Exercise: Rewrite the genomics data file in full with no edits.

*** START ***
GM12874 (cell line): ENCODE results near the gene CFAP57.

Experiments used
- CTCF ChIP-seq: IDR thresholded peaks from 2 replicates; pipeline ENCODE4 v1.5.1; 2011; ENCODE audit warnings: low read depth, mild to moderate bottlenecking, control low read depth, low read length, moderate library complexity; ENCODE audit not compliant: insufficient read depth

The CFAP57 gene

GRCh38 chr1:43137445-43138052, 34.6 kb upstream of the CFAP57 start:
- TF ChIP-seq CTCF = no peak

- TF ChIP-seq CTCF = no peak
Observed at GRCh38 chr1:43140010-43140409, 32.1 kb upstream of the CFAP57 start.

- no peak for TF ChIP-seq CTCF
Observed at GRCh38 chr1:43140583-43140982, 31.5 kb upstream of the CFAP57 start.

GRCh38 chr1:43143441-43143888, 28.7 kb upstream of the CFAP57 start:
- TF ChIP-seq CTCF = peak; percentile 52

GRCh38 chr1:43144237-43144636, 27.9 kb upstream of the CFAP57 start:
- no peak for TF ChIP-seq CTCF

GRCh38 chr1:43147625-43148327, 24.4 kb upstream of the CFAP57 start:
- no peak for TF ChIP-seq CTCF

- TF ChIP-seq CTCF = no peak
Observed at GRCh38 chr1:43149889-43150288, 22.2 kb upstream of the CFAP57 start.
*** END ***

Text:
GM12874 (cell line): ENCODE results near the gene CFAP57.

Experiments used
- CTCF ChIP-seq: IDR thresholded peaks from 2 replicates; pipeline ENCODE4 v1.5.1; 2011; ENCODE audit warnings: low read depth, mild to moderate bottlenecking, control low read depth, low read length, moderate library complexity; ENCODE audit not compliant: insufficient read depth

The CFAP57 gene

GRCh38 chr1:43137445-43138052, 34.6 kb upstream of the CFAP57 start:
- TF ChIP-seq CTCF = no peak

- TF ChIP-seq CTCF = no peak
Observed at GRCh38 chr1:43140010-43140409, 32.1 kb upstream of the CFAP57 start.

- no peak for TF ChIP-seq CTCF
Observed at GRCh38 chr1:43140583-43140982, 31.5 kb upstream of the CFAP57 start.

GRCh38 chr1:43143441-43143888, 28.7 kb upstream of the CFAP57 start:
- TF ChIP-seq CTCF = peak; percentile 52

GRCh38 chr1:43144237-43144636, 27.9 kb upstream of the CFAP57 start:
- no peak for TF ChIP-seq CTCF

GRCh38 chr1:43147625-43148327, 24.4 kb upstream of the CFAP57 start:
- no peak for TF ChIP-seq CTCF

- TF ChIP-seq CTCF = no peak
Observed at GRCh38 chr1:43149889-43150288, 22.2 kb upstream of the CFAP57 start.